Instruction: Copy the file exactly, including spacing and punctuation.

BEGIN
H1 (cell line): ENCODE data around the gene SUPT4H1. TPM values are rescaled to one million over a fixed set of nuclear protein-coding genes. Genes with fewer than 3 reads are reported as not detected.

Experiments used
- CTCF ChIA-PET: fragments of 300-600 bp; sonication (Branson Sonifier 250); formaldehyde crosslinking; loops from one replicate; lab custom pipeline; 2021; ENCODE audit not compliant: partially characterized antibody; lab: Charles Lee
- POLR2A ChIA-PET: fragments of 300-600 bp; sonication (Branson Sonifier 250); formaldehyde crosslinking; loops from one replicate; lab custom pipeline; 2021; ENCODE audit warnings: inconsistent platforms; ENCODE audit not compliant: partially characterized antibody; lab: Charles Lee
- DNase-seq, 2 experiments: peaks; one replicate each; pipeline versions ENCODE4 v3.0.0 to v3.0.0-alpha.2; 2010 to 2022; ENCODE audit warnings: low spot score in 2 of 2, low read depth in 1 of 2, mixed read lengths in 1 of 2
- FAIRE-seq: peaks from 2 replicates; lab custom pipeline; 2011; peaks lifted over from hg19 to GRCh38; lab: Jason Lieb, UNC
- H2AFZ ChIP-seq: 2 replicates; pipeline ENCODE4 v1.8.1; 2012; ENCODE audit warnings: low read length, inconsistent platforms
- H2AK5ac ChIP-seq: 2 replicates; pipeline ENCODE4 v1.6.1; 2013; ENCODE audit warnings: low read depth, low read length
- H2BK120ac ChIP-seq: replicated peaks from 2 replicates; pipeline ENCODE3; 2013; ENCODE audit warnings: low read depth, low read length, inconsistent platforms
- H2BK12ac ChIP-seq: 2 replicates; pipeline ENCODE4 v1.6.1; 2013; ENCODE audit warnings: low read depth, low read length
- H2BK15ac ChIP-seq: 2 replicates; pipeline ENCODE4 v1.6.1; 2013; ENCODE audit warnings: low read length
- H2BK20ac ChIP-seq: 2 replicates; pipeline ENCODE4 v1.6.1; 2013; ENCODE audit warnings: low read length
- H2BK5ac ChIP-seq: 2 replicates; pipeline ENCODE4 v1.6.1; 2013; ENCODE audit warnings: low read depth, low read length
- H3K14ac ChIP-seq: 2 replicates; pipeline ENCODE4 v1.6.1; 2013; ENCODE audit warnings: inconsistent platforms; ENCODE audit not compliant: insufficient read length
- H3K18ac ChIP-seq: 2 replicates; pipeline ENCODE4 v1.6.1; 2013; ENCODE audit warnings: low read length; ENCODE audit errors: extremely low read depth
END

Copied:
H1 (cell line): ENCODE data around the gene SUPT4H1. TPM values are rescaled to one million over a fixed set of nuclear protein-coding genes. Genes with fewer than 3 reads are reported as not detected.

Experiments used
- CTCF ChIA-PET: fragments of 300-600 bp; sonication (Branson Sonifier 250); formaldehyde crosslinking; loops from one replicate; lab custom pipeline; 2021; ENCODE audit not compliant: partially characterized antibody; lab: Charles Lee
- POLR2A ChIA-PET: fragments of 300-600 bp; sonication (Branson Sonifier 250); formaldehyde crosslinking; loops from one replicate; lab custom pipeline; 2021; ENCODE audit warnings: inconsistent platforms; ENCODE audit not compliant: partially characterized antibody; lab: Charles Lee
- DNase-seq, 2 experiments: peaks; one replicate each; pipeline versions ENCODE4 v3.0.0 to v3.0.0-alpha.2; 2010 to 2022; ENCODE audit warnings: low spot score in 2 of 2, low read depth in 1 of 2, mixed read lengths in 1 of 2
- FAIRE-seq: peaks from 2 replicates; lab custom pipeline; 2011; peaks lifted over from hg19 to GRCh38; lab: Jason Lieb, UNC
- H2AFZ ChIP-seq: 2 replicates; pipeline ENCODE4 v1.8.1; 2012; ENCODE audit warnings: low read length, inconsistent platforms
- H2AK5ac ChIP-seq: 2 replicates; pipeline ENCODE4 v1.6.1; 2013; ENCODE audit warnings: low read depth, low read length
- H2BK120ac ChIP-seq: replicated peaks from 2 replicates; pipeline ENCODE3; 2013; ENCODE audit warnings: low read depth, low read length, inconsistent platforms
- H2BK12ac ChIP-seq: 2 replicates; pipeline ENCODE4 v1.6.1; 2013; ENCODE audit warnings: low read depth, low read length
- H2BK15ac ChIP-seq: 2 replicates; pipeline ENCODE4 v1.6.1; 2013; ENCODE audit warnings: low read length
- H2BK20ac ChIP-seq: 2 replicates; pipeline ENCODE4 v1.6.1; 2013; ENCODE audit warnings: low read length
- H2BK5ac ChIP-seq: 2 replicates; pipeline ENCODE4 v1.6.1; 2013; ENCODE audit warnings: low read depth, low read length
- H3K14ac ChIP-seq: 2 replicates; pipeline ENCODE4 v1.6.1; 2013; ENCODE audit warnings: inconsistent platforms; ENCODE audit not compliant: insufficient read length
- H3K18ac ChIP-seq: 2 replicates; pipeline ENCODE4 v1.6.1; 2013; ENCODE audit warnings: low read length; ENCODE audit errors: extremely low read depth